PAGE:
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AAM Makes a Plea to Save the BPCIA


Among the briefs filed in defense of the Affordable Care Act and, with it, the Biologics Price Competition and Innovation Act (BPCIA), is one from the Association for Accessible Medicines, which argues the BPCIA is vital to biosimilars market development.

Even if the Affordable Care Act (ACA) is ruled unconstitutional, the Biologics Price Competition and Innovation Act (BPCIA), which is part of that legislation and allows for biosimilar licensing, should be preserved, according to a brief argument filed by the Association for Accessible Medicines (AAM).

The Supreme Court’s deadline was this month for receiving briefs in the case of the constitutionality of the ACA. In December, the Fifth Circuit Court of Appeals agreed with a lower court that the individual mandate requiring individuals to purchase insurance under the ACA was unconstitutional, a move that put the survivability of the ACA and the BPCIA in doubt.

“FDA-approved biosimilars offer patients and taxpayers enormous cost savings on life-saving treatments,” said the AAM’s interim CEO and general counsel, Jeff Francer, in a statement. “If a constitutional challenge to some provisions of the Affordable Care Act (ACA) resulted in the invalidation of the entire ACA, including the BPCIA, a decade of progress by AAM and its members would be lost—and at a crucial moment.”

A Vital Piece of Legislation

The AAM argues that biosimilars have the potential to save $54 billion or more for patients and health care systems over the next 7 years. The BPCIA is a tool for streamlining biosimilar approvals, and therefore it is a vital piece of legislation, according to the legal brief.

“The BPCIA is exactly the type of legislation that should not be declared invalid based on a constitutional challenge to another part of the same public law….The BPCIA stands on its own and serves an important public purpose that is entirely disconnected from the insurance-related provisions of the ACA that are challenged here," the brief stated.

At issue is whether the individual mandate can be “severed” from other provisions of the act. If not, the entire ACA could be thrown out and Congress would have to enact replacement legislation to repair the damage. The ACA comprises 10 titles, and the mandate is part of Title I. Judge Reed O’Connor of the US District Court for the Northern District of Texas originally held that the mandate was so interwoven with the rest of the ACA that it could not be severed. After reviewing the case, the Fifth Circuit agreed that the mandate was unconstitutional but left it up to the Supreme Court to decide the issue of severability.

Part of what happens to the BPCIA depends on how the Supreme Court interprets Congress’ original intent, Stacie Ropka, PhD, JD, said in a recent interview with The Center for Biosimilars®.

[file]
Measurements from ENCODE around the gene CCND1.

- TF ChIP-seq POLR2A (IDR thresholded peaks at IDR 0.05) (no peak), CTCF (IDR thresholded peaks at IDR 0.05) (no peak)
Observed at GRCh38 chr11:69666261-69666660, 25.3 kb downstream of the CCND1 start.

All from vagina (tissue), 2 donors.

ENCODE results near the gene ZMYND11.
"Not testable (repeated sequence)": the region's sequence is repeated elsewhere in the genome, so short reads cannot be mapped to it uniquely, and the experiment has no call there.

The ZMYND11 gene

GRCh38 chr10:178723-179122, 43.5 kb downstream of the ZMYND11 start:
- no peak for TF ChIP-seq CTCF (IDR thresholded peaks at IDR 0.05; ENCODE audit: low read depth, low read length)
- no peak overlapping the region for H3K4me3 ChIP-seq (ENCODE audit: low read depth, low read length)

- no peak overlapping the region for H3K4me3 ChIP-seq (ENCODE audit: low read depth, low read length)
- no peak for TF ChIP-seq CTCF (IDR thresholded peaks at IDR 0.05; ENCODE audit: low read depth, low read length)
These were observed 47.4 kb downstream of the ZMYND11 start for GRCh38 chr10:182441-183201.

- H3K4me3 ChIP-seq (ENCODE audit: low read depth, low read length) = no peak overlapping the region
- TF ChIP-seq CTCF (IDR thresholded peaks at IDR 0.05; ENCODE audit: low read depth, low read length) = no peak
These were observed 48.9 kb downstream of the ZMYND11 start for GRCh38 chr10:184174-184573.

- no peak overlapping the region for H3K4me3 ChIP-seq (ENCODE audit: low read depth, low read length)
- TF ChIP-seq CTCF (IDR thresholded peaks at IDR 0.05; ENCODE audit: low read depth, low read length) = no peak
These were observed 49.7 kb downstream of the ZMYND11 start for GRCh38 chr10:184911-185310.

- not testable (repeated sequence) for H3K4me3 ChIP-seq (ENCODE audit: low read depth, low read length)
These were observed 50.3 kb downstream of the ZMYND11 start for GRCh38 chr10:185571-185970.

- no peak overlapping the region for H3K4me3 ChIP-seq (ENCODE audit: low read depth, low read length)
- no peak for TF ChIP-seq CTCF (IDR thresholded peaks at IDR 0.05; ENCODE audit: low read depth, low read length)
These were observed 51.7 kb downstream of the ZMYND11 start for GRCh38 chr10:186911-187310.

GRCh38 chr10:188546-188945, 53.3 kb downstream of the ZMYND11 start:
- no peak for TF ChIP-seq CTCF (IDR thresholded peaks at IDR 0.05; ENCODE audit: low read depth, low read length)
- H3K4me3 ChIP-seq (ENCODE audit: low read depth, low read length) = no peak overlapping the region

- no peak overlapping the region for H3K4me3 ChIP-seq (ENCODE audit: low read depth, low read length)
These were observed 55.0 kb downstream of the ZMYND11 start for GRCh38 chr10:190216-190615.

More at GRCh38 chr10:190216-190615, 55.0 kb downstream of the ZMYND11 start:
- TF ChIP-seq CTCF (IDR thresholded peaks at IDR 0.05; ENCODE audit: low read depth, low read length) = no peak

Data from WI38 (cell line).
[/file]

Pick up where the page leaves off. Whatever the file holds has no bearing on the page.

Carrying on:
“Did Congress intend for the entire act to rise and fall together? Looking at the BPCIA, it was originally debated as, and is intended to be, a standalone bill with provisions that are not interwoven with any other provisions of the ACA. It was sort of shoehorned into the ACA at the last minute. Thus, there’s a credible argument that Congress intended the BPCIA to remain intact even if other provisions of the ACA are found unconstitutional,” said Ropka, who practices law with Axinn, Veltrop & Harkrider LLP of Hartford, Connecticut.

The AAM contends that the BPCIA “passes every test for severability.”

Fallout from a ruling adverse to the BPCIA would remove the FDA's authority to review and approve abbreviated biologic drug applications, Ropka said. It also would abruptly halt reviews in progress for biosimilar agents. Developers instead would have to seek approval under the traditional regulatory pathway, which is not designed for biosimilars specifically and would be more cumbersome.

A key element of the BPCIA is that it allows for a biosimilar patent dispute resolution process designed to resolve intellectual property issues prior to a product’s arrival on market. Without it, developers would be faced with having to launch products at risk of litigation, and this might dissuade them from bringing biosimilars to market, which in turn could reduce the level of competition in the drug marketplace and, ultimately, the consumer benefit from lower prices.

“It’s really hard to see what kind of benefit these biosimilar developers would gain if they decided to go on a more traditional approval pathway,” Ropka said.

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